Australian beef has been rejected for export because of excessive residues of endosulfan, an organochlorine insecticide. A representative of the Australian Minister of Agriculture stated that high endosulfan levels in beef from farms in New South Wales and Queensland are most likely the result of increased cotton plantings and high pesticide use to control insects. Endosulfan residues can be found in cattle when pastures are contaminated by pesticide drift from neighboring cotton fields or when the animals are fed cotton gin trash containing the chemical. Cotton plantings are expected to increase by 25% this year, to approximately 547,000 hectares.
The maximum residue level of endosulfan allowed in beef sold in Australia is 0.2 mg/kg, twice the international (Codex) level of 0.1 mg/kg. Some beef samples taken from affected properties in Queensland recently contained as much as 0.36 mg/kg, almost twice the Australian limit and almost four times the international limit.
The Australian National Residue Survey has already targeted about 1,400 cattle farms as vulnerable to contamination from cotton spraying and the cattle raised on these farms are closely monitored for endosulfan residues. The government has proposed an increase in the number of targeted farms and that more information on use of endosulfan be provided to cotton and cattle farmers.
The Australian National Registration Authority, the government body that regulates pesticide use, has called for reductions in endosulfan use and imposed some restrictions in an attempt to limit worker and environmental impacts. In July 1999, growers will be required to keep spray application records and limit applications to two per season for non-orchard crops. An earlier proposal to limit applications to “essential” uses was dropped after lobbying by growers, grower groups and commodity organizations.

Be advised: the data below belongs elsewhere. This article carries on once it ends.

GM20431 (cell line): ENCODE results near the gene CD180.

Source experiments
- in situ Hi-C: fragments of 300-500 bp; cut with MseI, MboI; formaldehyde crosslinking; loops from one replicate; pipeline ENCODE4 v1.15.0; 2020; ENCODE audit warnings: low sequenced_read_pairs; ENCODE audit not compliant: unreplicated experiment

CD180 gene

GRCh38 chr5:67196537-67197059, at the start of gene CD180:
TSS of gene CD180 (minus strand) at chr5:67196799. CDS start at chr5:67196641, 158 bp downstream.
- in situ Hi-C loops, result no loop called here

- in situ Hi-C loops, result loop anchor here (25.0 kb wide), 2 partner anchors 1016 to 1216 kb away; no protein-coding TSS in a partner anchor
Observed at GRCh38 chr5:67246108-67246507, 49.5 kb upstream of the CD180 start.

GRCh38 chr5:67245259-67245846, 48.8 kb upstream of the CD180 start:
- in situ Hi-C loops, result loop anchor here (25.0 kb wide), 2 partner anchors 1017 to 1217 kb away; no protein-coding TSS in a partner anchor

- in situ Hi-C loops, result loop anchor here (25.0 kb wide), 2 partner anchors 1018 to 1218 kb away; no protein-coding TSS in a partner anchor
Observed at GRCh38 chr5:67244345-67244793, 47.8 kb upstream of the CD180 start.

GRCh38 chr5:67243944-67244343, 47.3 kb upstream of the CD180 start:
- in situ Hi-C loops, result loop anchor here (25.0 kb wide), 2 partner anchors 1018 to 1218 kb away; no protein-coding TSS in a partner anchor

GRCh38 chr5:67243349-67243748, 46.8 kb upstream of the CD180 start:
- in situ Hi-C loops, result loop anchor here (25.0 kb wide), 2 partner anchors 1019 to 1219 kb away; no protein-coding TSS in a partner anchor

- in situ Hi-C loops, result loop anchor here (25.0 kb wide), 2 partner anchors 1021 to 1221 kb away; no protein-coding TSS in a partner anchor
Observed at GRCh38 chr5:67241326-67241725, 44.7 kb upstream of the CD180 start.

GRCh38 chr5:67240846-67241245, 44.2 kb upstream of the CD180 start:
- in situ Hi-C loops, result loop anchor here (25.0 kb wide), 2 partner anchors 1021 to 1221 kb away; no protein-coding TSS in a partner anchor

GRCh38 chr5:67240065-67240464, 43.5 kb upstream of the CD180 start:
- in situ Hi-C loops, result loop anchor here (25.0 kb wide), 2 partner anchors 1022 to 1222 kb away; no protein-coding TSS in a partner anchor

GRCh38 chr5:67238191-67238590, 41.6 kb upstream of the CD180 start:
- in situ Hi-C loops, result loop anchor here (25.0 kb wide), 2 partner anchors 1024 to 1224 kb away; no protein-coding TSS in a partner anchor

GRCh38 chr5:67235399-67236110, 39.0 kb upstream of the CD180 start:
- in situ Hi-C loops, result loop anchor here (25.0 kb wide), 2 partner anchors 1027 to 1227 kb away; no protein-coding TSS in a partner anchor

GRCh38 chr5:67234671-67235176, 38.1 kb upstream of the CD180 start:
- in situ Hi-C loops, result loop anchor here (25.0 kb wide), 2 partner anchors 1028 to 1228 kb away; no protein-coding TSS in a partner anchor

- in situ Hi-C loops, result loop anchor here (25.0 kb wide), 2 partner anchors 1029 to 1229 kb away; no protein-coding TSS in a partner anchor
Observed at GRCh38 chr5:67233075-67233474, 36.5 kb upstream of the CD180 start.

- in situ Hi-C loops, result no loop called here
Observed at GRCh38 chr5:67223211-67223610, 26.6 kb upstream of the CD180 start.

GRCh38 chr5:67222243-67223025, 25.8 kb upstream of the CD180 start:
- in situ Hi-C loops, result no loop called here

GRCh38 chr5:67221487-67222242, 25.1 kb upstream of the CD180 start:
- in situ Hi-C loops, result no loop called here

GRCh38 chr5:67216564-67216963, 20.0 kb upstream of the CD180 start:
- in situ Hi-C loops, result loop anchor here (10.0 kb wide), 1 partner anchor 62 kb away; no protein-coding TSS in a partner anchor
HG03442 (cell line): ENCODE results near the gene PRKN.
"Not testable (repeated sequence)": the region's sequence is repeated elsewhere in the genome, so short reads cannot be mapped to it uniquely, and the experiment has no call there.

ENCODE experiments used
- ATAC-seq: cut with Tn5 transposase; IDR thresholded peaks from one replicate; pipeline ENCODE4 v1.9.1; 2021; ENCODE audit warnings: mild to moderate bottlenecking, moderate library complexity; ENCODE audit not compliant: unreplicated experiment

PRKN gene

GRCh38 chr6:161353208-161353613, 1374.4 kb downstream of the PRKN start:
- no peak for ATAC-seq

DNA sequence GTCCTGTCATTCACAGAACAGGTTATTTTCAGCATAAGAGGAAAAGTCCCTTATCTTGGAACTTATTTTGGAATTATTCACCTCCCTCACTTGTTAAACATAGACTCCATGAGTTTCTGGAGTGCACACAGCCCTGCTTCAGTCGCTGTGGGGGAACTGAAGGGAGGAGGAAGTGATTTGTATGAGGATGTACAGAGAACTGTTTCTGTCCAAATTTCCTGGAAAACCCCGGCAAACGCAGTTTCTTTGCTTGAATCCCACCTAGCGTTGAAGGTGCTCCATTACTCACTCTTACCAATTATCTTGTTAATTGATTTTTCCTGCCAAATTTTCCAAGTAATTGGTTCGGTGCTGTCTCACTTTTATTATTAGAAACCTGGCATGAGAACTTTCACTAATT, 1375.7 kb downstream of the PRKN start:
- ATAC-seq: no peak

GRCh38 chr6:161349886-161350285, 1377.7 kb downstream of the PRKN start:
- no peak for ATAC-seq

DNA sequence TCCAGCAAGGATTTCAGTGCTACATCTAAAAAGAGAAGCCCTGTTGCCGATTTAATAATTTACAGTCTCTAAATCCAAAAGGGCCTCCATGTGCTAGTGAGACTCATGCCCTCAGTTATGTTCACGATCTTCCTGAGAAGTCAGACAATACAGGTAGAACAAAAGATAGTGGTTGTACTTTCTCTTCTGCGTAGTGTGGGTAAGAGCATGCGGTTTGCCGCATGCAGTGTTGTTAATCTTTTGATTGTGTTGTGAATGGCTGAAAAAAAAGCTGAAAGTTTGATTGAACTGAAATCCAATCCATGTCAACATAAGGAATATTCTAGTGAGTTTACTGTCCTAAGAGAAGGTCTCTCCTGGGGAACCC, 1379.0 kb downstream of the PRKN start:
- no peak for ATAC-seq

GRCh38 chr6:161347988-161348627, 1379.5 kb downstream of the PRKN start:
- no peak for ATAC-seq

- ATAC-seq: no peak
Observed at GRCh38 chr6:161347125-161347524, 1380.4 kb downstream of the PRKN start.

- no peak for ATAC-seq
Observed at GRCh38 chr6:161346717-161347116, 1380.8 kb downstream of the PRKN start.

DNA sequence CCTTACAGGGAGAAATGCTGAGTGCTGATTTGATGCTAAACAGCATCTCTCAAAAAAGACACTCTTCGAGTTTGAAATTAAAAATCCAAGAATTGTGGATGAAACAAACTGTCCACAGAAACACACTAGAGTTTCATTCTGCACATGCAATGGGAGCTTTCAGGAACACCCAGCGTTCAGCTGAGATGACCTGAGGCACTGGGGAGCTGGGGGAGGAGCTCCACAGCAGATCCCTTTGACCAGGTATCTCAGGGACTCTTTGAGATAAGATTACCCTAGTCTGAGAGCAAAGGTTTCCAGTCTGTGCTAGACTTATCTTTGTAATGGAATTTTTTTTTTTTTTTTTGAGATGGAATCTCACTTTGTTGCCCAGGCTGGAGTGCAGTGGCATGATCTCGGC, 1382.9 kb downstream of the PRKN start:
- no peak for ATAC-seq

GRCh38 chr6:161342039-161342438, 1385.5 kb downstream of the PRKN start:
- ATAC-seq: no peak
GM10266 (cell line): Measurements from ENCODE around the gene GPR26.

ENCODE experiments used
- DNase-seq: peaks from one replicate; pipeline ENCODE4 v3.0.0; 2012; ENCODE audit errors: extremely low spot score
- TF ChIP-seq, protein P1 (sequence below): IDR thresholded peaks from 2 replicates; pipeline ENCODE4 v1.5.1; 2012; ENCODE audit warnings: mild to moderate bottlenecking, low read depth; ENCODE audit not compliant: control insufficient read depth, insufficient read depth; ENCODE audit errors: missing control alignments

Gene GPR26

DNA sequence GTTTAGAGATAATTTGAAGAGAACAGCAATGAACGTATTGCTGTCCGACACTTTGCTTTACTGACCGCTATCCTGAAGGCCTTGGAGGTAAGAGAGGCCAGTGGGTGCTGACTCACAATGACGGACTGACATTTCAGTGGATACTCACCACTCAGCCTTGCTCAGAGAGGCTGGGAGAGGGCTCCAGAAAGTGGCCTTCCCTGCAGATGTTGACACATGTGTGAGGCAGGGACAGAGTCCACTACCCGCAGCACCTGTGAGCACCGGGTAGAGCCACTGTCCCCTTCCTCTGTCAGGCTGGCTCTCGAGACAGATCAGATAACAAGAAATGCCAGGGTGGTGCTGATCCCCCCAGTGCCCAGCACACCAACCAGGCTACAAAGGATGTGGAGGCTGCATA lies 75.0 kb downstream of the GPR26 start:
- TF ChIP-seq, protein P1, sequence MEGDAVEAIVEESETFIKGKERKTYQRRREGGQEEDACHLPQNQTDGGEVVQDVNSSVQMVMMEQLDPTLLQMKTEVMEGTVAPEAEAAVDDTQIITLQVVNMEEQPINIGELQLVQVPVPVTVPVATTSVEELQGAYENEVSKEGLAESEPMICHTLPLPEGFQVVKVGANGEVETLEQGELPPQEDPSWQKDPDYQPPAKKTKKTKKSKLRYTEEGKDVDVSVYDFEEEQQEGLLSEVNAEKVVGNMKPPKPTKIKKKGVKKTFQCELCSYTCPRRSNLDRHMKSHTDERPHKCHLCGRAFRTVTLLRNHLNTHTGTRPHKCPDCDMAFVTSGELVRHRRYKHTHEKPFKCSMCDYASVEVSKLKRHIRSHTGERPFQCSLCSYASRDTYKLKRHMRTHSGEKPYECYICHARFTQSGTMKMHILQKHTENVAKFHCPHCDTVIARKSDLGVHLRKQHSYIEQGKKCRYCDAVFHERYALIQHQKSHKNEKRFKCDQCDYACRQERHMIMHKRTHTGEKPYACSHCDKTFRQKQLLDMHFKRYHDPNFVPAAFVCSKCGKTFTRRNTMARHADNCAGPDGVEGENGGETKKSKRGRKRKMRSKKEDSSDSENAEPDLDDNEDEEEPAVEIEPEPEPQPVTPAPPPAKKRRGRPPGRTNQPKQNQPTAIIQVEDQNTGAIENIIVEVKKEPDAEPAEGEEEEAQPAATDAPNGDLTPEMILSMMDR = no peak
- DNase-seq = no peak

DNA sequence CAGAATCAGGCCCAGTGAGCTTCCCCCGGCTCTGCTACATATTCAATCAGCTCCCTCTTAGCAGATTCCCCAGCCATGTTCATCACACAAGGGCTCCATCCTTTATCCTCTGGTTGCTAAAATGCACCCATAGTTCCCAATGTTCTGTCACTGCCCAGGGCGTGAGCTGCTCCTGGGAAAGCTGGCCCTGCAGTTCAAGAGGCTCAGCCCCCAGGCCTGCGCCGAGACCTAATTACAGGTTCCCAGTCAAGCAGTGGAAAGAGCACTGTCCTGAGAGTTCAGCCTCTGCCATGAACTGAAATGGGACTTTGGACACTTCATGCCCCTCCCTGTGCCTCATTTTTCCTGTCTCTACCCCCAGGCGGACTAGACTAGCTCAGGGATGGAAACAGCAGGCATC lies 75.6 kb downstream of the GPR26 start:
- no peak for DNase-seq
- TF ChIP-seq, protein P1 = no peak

These latest incidents occurred at a time when the Australian cotton industry was about to launch its “Good Neighbors” environmental stewardship program. Cotton Australia, the cotton industry association, has proposed an auditing process that would award certification to farms meeting environmental standards set by the group.
In 1996, approximately 23 farms in New South Wales and Queensland were placed in quarantine after inspectors discovered endosulfan in beef cattle at levels above the maximum residue limit, possibly due to grazing land that had been contaminated by spray drift. Lawyers for the farmers maintained that restrictions on endosulfan use issued by the Australian National Registration Authority were inadequate.
Endosulfan has been banned and severely restricted in many countries around the world as governments respond to its acute human toxicity, and the high numbers of reported poisonings. It has been targeted for global phaseout by pesticide reform groups worldwide. In recent years, endosulfan has also been identified as an endocrine disrupting chemical.
Australia has had other problems with pesticide residues in cattle. In 1996, newborn calves in Australia were found contaminated with hazardous levels of the insecticide Helix (chlorfluazuron) two years after cattle were fed cotton trash containing residues of the pesticide. Government inspectors believed that the pesticide was passed to calves through suckling. After finding high levels of Helix in the cattle, several countries suspended beef imports from Australia. Due to a drought in 1994, many Australian farmers were forced to feed cattle alternative feeds, which in some cases included cotton trash containing chlorfluazuron residues.